How Did the Ancient School of Writing Develop?
Writing is the most important invention because it makes all the other innovations possible. While researching a 99papers review, I started to think about the craft itself and how it developed.
With all living things, every generation is a blank slate. When an elephant or a wolf dies, everything he experienced, all that he learned, will be gone. The same cycle is repeated in humans, with only word of mouth and tradition left to pass on knowledge. Writing was probably the most significant human discovery because it allowed us to teach future generations. Word for word, in-detail instructions can be passed on, not just vague or abstract traditions and legends.
Writing ensures that a generation’s voice is never lost, and to this day, it is the closest thing we have gotten to immortality.
What is writing?
The answer to this question may seem obvious: using letters to represent concepts or sounds while forming words and sentences with those letters. Yet, it gets more fundamental than that. Expressing anything through a written symbol can be considered writing. There are languages even today whose characters are abstract drawings of the concepts they represent.
Possibly, one of the most primitive instances of communication was when Cro-Magnon Man tried to tell stories through crude symbols painted on cave walls.
This discovery puts the development timeline way back to 35,000 BC. Although these pictographs were a far cry from modern language’s complexities, the seeds of symbology and thought were developing even in that early stage.
The first written language
The discovery of agriculture and the development of the first cities created a slew of challenges. For example, simple human memory was enough to keep track of resources in a more clan-ish, hunter-gatherer society. After all, you’re only keeping track of a few dozen people.
In cities, thousands of tons of grain and tens of thousands of people had to be registered and tracked. It comes as no surprise that writing was developed by humans to manage these vast quantities of information.
Trade was another innovation, as a single region had very slim chances of having all the resources that a city might require. These abstract symbols represented records of debts, count of sacrificial animals, and payment deeds.
The first recorded instance of a written language was in the Middle East in the South part of Mesopotamia. The oldest tablets found date back to approx—3500-3000 BC.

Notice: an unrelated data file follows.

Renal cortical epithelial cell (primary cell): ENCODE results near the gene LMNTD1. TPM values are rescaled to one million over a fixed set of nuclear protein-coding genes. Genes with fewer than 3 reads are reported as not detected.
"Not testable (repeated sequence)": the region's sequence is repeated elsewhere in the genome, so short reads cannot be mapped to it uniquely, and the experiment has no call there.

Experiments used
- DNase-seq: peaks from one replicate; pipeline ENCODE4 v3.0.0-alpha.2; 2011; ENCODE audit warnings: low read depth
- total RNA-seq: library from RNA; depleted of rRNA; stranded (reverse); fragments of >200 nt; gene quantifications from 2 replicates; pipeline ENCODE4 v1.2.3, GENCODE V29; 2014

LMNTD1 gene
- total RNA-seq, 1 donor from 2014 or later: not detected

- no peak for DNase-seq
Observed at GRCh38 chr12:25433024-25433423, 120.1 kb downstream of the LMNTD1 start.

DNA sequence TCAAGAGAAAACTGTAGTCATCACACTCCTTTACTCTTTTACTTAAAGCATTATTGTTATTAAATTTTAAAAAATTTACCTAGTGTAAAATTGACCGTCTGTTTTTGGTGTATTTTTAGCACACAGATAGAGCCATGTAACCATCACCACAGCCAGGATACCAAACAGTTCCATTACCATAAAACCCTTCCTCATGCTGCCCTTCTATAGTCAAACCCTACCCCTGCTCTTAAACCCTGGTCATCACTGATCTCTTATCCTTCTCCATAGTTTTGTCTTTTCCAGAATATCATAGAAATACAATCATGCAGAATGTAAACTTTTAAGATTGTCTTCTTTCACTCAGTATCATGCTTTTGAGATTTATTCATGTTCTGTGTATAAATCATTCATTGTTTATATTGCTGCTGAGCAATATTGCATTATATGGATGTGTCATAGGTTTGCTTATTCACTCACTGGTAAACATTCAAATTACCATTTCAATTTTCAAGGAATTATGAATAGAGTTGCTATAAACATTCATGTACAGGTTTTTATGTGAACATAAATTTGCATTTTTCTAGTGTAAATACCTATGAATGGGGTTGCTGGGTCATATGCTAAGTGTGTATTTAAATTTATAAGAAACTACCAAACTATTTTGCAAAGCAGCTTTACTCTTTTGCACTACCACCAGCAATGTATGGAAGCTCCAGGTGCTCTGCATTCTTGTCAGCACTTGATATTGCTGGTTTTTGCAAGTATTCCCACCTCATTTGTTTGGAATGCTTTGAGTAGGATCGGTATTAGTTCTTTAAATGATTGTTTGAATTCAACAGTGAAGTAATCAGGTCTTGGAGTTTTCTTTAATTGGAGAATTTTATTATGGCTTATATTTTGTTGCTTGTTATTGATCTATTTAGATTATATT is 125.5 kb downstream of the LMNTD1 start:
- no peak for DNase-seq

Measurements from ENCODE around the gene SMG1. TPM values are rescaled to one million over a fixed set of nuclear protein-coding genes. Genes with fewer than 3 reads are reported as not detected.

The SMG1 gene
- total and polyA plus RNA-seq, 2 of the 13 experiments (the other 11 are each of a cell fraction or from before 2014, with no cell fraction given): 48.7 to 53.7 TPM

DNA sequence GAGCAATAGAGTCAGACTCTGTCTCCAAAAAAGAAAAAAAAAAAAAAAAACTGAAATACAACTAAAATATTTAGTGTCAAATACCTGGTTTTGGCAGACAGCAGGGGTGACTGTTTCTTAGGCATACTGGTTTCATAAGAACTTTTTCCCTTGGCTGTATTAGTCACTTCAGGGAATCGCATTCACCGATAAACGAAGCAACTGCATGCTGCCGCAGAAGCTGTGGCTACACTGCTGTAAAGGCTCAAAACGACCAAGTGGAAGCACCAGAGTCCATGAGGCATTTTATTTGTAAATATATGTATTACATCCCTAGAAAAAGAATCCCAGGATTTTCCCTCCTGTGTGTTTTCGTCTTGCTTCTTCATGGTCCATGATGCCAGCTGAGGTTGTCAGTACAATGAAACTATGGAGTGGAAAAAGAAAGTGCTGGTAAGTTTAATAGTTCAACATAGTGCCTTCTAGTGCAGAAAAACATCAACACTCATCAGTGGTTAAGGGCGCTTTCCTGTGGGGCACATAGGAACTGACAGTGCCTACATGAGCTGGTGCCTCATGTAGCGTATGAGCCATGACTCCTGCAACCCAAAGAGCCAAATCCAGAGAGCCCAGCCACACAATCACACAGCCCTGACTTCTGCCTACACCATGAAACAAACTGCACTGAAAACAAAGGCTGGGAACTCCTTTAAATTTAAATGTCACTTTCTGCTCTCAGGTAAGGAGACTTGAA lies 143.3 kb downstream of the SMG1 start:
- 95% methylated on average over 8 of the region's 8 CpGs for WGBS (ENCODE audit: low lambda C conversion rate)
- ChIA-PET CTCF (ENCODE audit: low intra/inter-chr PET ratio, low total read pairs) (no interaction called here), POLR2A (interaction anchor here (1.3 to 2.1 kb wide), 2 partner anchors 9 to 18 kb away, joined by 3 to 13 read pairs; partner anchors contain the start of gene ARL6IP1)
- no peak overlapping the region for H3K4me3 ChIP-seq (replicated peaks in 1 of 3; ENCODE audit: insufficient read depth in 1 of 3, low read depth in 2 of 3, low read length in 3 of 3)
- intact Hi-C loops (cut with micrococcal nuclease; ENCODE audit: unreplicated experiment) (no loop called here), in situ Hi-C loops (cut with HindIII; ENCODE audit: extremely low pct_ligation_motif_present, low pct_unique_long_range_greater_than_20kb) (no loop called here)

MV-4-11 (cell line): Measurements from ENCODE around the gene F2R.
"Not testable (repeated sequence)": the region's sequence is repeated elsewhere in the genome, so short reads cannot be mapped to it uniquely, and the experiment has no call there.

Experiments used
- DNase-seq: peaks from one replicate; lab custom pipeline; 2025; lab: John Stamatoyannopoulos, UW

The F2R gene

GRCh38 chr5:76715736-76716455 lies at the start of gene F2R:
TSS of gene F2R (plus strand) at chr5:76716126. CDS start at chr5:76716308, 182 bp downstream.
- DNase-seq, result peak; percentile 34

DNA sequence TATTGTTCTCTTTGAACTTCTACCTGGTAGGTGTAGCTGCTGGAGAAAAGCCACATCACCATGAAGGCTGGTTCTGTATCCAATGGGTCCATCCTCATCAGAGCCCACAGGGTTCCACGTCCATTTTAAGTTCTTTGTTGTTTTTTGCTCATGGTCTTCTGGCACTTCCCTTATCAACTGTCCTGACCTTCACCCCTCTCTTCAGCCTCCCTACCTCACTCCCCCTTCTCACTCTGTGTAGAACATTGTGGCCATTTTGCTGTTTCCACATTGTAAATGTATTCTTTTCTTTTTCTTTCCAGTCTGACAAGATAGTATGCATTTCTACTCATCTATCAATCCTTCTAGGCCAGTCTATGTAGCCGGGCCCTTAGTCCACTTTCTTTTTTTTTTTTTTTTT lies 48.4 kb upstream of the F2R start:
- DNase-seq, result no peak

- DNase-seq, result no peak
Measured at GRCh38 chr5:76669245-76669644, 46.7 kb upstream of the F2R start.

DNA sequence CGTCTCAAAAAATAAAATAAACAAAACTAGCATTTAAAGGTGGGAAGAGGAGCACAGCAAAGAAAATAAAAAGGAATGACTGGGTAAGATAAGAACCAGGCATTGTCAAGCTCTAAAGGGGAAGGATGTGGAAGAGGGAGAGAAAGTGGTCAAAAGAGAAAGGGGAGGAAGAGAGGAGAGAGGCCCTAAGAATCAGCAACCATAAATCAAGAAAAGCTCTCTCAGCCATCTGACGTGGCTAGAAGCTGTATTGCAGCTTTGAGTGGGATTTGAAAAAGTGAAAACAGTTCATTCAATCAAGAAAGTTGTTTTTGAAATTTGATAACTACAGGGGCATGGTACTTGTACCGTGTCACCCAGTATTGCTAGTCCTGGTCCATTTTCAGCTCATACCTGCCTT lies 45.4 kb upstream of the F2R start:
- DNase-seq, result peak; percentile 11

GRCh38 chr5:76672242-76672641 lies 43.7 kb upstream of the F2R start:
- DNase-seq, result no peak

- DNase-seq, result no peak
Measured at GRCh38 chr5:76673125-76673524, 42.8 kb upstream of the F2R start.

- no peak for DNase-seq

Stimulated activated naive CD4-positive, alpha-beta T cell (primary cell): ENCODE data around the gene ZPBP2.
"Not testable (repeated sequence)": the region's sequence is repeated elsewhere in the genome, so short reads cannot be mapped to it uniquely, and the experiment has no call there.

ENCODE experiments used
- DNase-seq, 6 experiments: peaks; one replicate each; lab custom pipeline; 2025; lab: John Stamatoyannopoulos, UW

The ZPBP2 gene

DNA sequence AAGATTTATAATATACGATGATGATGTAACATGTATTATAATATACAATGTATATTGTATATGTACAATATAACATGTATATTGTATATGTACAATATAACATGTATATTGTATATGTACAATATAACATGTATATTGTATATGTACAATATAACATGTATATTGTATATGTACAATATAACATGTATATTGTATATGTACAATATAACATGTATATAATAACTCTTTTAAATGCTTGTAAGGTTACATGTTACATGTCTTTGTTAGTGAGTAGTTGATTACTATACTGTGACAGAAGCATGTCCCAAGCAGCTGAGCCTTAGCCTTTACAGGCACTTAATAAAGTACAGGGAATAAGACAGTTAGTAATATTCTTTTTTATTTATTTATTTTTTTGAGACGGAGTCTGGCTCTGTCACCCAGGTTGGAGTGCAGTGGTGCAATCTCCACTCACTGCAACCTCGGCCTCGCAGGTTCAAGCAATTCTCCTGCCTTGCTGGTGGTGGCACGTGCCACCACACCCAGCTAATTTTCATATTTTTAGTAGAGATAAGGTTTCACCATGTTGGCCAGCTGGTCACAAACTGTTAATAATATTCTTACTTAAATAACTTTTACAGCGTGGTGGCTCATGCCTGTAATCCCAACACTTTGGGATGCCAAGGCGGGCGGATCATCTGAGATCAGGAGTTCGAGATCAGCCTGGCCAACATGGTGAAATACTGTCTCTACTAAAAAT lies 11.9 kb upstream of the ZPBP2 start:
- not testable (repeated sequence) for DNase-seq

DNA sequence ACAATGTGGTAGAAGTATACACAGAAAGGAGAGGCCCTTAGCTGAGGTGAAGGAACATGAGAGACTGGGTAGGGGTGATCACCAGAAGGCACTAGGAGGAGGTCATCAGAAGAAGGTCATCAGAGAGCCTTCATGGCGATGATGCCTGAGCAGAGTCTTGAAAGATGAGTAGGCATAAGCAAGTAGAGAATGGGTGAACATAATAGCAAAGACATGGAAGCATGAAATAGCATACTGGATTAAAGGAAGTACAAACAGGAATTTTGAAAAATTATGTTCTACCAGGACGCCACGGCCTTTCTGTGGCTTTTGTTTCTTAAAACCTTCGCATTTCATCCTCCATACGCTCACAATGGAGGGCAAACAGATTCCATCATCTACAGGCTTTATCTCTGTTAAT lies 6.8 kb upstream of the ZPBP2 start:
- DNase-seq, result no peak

The writing style was named cuneiform, after the Latin word for a wedge. Its characters were wedge-shaped symbols carved into clay using tools made out of reed.
There seemed to have been a transition between pictographs (symbols of images), phonograms (symbols of sounds), and lastly, cuneiform, outlining a clear progression and evolution.
In this language, the oldest known work of literature was preserved: the Epic of Gilgamesh. The deeds and legend of the first great Hero were immortalized in cuneiform. The epic was proof that writing could be more than just a tool.
At this point, writing had transcended its simple, practical, and record-keeping use. It could inspire heroism and emotion, sadness, and joy. Human culture blossomed with the implementation of writing.
For these reasons and many others, cuneiform’s mark on history cast the greatest of shadows.
Other important early languages
Probably the most well-known ancient writing system is the one that belonged to ancient Egypt. Hieroglyphics have drawn a lot of attention and fascination, as they were tied to one of the most well-known yet mysterious ancient cultures. The level of advancement in Egypt was staggering, in a time when parts of Europe were relatively uncivilized.
Hieroglyphics used pictures to convey meaning, and there were approximately 1000 overall characters. They were either carved on wood or painted on papyrus.
The Proto-Sinaitic script (child-system of hieroglyphics) later developed into the Phoenician alphabet. Even further down the line, this gave birth to the Greek alphabet and Aramaic. In essence, the hieroglyph script is the ancestor of many modern systems of writing.
It seems like writing is an inevitable product of human civilization, given that across the Ocean, without any contact with the Mid East or Europe, the Maya also developed their language. The Maya system of writing is hard to date, yet it is estimated to have been invented somewhere between 500 BC – 250 AD.
In another case of writing being discovered independently from Sumeria or Europe, China also achieved written language. It is derived from the use of oracle bones during religious ceremonies of divination. The earliest accounts date back to c—1200 BC. In a similar situation to the Maya alphabet, there is no evidence of culture transfer between China or other parts of the world.
It seems that writing is an outgrowth of humanity, just like a beehive is an outgrowth of bees. This fact is proven by the independent development of writing systems all across the world. Cultures without any contact came to the same conclusions, and developed the same solution.
The complexity and nuance of human communication allows us to store and apply knowledge on a titanic level. Everything from simple math to the Moon landing came from that library of knowledge. Also, lives are improved continuously by the entertainment and moral lessons that writing allows.
It is amazing to think that a few scribbles changed the destiny of a species.